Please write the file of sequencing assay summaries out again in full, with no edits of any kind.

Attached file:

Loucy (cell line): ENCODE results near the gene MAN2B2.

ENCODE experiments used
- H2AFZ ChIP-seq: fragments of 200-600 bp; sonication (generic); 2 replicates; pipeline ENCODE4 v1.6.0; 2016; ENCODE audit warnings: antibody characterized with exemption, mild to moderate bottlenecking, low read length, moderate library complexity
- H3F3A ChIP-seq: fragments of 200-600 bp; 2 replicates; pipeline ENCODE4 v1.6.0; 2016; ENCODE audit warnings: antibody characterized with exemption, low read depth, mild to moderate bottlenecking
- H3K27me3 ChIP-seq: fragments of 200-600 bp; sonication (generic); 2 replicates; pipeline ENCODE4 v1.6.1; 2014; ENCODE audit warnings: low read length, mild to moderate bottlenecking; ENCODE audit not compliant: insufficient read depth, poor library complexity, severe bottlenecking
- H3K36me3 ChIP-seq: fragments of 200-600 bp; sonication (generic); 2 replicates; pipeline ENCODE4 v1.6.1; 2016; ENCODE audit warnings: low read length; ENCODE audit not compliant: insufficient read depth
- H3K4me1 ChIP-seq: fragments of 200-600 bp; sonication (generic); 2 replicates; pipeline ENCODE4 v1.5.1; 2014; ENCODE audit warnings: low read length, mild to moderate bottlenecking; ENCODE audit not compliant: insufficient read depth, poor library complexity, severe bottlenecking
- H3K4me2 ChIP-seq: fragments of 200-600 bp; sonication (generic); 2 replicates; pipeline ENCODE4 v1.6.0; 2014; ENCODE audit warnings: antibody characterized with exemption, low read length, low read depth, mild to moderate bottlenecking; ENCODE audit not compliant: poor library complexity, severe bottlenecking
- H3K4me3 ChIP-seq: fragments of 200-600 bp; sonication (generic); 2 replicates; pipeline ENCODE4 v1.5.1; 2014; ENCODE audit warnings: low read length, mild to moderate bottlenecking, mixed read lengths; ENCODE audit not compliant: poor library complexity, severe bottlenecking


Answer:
Loucy (cell line): ENCODE results near the gene MAN2B2.

ENCODE experiments used
- H2AFZ ChIP-seq: fragments of 200-600 bp; sonication (generic); 2 replicates; pipeline ENCODE4 v1.6.0; 2016; ENCODE audit warnings: antibody characterized with exemption, mild to moderate bottlenecking, low read length, moderate library complexity
- H3F3A ChIP-seq: fragments of 200-600 bp; 2 replicates; pipeline ENCODE4 v1.6.0; 2016; ENCODE audit warnings: antibody characterized with exemption, low read depth, mild to moderate bottlenecking
- H3K27me3 ChIP-seq: fragments of 200-600 bp; sonication (generic); 2 replicates; pipeline ENCODE4 v1.6.1; 2014; ENCODE audit warnings: low read length, mild to moderate bottlenecking; ENCODE audit not compliant: insufficient read depth, poor library complexity, severe bottlenecking
- H3K36me3 ChIP-seq: fragments of 200-600 bp; sonication (generic); 2 replicates; pipeline ENCODE4 v1.6.1; 2016; ENCODE audit warnings: low read length; ENCODE audit not compliant: insufficient read depth
- H3K4me1 ChIP-seq: fragments of 200-600 bp; sonication (generic); 2 replicates; pipeline ENCODE4 v1.5.1; 2014; ENCODE audit warnings: low read length, mild to moderate bottlenecking; ENCODE audit not compliant: insufficient read depth, poor library complexity, severe bottlenecking
- H3K4me2 ChIP-seq: fragments of 200-600 bp; sonication (generic); 2 replicates; pipeline ENCODE4 v1.6.0; 2014; ENCODE audit warnings: antibody characterized with exemption, low read length, low read depth, mild to moderate bottlenecking; ENCODE audit not compliant: poor library complexity, severe bottlenecking
- H3K4me3 ChIP-seq: fragments of 200-600 bp; sonication (generic); 2 replicates; pipeline ENCODE4 v1.5.1; 2014; ENCODE audit warnings: low read length, mild to moderate bottlenecking, mixed read lengths; ENCODE audit not compliant: poor library complexity, severe bottlenecking